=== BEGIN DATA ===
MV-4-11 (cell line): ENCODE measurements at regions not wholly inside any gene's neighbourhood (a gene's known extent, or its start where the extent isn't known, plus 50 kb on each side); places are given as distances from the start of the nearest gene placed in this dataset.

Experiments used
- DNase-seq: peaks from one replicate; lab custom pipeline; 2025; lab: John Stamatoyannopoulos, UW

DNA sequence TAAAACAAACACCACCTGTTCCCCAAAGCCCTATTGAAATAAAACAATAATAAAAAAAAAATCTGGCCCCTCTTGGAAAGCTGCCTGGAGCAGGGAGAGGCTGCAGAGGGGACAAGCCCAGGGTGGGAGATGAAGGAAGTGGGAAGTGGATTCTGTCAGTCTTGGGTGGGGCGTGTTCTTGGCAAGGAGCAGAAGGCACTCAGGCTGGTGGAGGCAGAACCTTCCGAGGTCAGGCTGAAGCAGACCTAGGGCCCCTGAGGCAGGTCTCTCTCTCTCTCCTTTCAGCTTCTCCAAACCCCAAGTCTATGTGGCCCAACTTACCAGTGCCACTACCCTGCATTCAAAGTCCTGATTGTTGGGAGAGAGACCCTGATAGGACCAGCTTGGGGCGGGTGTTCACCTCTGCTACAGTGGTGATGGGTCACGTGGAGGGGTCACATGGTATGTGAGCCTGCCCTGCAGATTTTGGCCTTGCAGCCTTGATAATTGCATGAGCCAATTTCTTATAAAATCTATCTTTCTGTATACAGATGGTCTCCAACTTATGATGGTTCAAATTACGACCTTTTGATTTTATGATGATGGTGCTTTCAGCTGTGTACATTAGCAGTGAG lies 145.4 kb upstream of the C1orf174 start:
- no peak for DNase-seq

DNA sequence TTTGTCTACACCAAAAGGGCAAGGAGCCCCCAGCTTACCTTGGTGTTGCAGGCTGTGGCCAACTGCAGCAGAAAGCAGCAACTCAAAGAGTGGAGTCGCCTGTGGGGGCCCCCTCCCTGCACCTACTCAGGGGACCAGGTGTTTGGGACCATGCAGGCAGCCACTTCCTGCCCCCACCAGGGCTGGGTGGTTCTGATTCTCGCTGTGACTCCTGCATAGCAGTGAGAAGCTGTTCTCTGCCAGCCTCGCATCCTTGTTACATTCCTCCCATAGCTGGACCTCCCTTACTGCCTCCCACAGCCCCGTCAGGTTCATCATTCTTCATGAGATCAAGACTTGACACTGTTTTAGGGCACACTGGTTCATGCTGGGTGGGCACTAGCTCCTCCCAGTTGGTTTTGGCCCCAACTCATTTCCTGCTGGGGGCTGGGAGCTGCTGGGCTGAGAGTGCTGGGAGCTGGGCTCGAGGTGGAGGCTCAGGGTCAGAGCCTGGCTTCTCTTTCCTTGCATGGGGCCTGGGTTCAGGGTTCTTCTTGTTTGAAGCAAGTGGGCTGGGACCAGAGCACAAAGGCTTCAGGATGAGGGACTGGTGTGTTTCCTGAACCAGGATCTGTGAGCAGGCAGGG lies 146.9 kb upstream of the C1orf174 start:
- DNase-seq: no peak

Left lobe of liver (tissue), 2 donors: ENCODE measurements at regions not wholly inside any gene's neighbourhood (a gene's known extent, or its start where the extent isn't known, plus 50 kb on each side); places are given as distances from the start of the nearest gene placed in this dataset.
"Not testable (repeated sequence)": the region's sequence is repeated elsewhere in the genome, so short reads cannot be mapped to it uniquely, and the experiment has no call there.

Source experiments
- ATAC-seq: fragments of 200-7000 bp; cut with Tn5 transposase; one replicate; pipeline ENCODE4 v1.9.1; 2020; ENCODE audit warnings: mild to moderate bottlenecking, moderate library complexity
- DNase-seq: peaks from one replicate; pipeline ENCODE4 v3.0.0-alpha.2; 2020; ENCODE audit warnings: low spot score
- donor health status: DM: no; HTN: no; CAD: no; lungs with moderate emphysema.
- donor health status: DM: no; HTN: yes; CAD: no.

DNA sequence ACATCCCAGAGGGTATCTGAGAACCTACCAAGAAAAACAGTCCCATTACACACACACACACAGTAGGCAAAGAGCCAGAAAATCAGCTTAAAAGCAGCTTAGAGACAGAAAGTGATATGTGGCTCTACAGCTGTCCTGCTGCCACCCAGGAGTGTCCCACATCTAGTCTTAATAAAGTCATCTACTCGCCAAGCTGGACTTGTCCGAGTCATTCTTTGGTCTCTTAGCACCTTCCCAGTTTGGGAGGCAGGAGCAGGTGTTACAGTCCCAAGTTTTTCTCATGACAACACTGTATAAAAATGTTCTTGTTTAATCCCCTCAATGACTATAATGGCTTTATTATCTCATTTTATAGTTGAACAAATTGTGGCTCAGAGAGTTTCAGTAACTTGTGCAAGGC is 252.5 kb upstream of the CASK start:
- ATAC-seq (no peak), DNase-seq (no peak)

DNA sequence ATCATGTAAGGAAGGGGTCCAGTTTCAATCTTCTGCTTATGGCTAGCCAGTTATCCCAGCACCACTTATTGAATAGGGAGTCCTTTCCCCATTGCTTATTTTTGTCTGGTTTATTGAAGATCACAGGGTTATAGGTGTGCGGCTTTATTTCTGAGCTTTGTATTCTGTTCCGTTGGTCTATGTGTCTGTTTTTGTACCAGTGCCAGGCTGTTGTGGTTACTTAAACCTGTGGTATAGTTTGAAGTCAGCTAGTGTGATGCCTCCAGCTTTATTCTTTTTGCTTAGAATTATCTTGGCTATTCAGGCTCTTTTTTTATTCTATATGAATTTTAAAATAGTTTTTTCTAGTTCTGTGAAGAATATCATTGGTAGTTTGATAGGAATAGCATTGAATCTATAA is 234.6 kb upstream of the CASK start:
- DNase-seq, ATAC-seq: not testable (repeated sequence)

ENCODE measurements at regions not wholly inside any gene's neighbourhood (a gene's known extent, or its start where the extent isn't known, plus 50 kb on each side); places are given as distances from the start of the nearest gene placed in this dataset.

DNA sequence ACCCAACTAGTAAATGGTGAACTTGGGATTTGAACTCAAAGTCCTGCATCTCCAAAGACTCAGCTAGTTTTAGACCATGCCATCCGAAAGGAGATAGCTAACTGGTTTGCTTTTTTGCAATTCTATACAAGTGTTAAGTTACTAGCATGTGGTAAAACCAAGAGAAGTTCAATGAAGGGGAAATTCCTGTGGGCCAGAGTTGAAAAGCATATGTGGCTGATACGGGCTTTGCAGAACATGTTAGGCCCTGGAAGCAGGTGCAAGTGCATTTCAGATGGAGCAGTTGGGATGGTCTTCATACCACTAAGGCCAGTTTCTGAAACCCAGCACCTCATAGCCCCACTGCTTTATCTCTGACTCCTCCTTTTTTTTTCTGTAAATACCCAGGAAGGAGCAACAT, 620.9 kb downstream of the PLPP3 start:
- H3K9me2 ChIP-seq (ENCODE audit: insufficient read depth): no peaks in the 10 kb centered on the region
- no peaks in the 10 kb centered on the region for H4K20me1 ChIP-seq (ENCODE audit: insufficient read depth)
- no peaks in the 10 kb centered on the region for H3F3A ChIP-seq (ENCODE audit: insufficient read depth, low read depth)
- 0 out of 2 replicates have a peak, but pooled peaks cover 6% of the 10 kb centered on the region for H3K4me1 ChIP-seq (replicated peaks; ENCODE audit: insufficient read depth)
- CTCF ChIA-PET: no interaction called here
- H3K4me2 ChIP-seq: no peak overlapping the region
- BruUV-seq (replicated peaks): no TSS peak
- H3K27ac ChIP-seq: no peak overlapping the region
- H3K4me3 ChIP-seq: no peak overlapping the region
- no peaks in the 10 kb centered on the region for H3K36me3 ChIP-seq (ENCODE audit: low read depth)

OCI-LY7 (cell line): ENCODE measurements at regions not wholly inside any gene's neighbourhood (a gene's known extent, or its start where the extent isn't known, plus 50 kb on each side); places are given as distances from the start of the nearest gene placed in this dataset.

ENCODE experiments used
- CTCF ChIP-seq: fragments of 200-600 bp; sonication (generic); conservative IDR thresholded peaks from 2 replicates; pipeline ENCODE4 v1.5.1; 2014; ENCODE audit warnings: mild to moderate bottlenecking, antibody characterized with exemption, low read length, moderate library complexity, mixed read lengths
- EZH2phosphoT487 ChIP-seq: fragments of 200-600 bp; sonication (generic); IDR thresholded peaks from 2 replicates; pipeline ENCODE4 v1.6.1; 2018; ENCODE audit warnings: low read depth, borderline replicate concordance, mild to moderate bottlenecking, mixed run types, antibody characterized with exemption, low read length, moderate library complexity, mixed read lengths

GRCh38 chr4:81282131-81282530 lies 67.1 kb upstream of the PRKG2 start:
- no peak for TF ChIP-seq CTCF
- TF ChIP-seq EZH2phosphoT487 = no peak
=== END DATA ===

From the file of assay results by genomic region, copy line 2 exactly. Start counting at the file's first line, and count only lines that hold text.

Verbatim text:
Experiments used